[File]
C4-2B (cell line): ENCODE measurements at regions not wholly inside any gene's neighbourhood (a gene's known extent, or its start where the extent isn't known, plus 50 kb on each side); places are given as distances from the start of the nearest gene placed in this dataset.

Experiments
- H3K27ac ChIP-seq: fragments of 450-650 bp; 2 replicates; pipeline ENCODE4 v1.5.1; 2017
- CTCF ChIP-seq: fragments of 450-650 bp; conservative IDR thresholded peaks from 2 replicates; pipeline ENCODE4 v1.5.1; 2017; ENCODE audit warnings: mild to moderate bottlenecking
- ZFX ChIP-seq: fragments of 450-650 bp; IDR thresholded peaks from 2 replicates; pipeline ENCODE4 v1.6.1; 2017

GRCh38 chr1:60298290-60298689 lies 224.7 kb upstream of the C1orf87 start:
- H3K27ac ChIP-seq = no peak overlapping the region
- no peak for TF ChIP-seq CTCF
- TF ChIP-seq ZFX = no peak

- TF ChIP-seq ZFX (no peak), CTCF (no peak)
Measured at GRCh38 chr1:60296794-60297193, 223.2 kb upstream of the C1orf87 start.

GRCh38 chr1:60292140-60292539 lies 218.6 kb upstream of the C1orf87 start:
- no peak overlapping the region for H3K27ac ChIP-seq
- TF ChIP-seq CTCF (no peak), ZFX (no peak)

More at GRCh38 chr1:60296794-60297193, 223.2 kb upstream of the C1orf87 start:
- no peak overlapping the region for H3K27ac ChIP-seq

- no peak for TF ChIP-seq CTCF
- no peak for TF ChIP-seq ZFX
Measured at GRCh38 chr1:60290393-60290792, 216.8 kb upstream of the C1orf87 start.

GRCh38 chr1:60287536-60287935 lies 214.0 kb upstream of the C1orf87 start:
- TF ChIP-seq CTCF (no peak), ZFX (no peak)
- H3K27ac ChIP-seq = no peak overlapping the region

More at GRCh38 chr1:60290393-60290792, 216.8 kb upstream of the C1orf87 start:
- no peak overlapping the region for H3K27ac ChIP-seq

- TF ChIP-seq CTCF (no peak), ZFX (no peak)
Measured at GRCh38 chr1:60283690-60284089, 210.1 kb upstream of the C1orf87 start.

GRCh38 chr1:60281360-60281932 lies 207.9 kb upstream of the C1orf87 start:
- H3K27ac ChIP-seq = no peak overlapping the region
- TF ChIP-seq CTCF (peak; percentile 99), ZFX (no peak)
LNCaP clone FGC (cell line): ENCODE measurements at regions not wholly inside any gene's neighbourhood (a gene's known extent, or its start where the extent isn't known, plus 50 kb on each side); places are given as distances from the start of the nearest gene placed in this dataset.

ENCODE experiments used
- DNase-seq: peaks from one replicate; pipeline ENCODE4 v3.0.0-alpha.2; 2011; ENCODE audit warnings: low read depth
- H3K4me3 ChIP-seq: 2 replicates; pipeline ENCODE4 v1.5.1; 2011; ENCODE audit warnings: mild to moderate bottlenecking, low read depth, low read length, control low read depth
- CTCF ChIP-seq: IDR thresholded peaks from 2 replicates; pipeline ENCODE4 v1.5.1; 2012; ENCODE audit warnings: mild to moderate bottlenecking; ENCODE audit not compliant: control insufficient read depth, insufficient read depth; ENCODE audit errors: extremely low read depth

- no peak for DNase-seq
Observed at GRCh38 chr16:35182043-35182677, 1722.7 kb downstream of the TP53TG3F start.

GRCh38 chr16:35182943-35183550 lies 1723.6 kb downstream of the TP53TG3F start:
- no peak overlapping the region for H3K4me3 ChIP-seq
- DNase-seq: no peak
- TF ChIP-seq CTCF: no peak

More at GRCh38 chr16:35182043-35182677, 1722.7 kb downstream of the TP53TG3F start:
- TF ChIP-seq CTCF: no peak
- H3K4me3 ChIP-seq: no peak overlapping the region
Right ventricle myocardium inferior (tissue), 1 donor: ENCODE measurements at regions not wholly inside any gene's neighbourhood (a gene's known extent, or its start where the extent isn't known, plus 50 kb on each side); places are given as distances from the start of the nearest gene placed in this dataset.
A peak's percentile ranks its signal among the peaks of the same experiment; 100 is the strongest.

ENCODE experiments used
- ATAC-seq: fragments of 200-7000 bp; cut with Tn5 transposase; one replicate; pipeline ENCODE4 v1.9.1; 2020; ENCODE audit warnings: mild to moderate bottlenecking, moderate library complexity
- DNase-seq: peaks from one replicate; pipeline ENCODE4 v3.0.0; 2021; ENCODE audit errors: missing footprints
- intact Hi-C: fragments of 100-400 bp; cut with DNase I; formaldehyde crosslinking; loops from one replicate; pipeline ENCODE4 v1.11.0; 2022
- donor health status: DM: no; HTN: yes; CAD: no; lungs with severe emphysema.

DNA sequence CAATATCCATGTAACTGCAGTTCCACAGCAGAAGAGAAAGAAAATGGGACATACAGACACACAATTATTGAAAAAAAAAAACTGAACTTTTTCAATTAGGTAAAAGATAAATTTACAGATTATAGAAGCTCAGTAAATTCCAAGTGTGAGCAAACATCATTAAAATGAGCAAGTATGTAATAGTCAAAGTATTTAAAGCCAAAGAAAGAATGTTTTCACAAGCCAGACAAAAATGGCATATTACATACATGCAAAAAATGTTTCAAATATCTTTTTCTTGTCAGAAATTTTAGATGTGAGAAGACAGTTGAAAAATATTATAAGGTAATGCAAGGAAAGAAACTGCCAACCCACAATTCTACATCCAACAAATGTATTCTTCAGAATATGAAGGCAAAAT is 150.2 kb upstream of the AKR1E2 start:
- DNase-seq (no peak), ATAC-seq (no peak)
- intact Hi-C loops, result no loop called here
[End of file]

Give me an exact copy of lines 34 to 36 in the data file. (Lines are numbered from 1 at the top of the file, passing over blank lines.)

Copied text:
- CTCF ChIP-seq: IDR thresholded peaks from 2 replicates; pipeline ENCODE4 v1.5.1; 2012; ENCODE audit warnings: mild to moderate bottlenecking; ENCODE audit not compliant: control insufficient read depth, insufficient read depth; ENCODE audit errors: extremely low read depth

- no peak for DNase-seq
Observed at GRCh38 chr16:35182043-35182677, 1722.7 kb downstream of the TP53TG3F start.